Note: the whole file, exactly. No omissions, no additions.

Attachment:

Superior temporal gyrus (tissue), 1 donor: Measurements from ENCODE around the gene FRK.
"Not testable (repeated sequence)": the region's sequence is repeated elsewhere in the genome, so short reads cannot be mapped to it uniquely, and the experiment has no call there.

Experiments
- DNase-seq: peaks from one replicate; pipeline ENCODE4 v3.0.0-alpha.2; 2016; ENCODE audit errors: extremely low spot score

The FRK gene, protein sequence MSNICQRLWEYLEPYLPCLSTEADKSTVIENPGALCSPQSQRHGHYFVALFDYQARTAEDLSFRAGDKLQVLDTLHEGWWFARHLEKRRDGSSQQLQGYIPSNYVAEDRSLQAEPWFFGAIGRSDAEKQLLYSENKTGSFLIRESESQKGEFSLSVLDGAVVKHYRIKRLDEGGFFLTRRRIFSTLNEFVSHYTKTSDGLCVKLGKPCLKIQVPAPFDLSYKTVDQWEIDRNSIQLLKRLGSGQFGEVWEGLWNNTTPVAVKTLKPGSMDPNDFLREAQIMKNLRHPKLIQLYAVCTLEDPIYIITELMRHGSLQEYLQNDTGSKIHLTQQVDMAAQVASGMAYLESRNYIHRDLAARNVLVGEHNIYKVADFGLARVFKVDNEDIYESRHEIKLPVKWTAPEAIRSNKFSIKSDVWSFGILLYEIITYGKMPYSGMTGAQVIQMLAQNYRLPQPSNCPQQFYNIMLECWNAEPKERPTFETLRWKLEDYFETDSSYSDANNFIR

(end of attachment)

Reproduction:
Superior temporal gyrus (tissue), 1 donor: Measurements from ENCODE around the gene FRK.
"Not testable (repeated sequence)": the region's sequence is repeated elsewhere in the genome, so short reads cannot be mapped to it uniquely, and the experiment has no call there.

Experiments
- DNase-seq: peaks from one replicate; pipeline ENCODE4 v3.0.0-alpha.2; 2016; ENCODE audit errors: extremely low spot score

The FRK gene, protein sequence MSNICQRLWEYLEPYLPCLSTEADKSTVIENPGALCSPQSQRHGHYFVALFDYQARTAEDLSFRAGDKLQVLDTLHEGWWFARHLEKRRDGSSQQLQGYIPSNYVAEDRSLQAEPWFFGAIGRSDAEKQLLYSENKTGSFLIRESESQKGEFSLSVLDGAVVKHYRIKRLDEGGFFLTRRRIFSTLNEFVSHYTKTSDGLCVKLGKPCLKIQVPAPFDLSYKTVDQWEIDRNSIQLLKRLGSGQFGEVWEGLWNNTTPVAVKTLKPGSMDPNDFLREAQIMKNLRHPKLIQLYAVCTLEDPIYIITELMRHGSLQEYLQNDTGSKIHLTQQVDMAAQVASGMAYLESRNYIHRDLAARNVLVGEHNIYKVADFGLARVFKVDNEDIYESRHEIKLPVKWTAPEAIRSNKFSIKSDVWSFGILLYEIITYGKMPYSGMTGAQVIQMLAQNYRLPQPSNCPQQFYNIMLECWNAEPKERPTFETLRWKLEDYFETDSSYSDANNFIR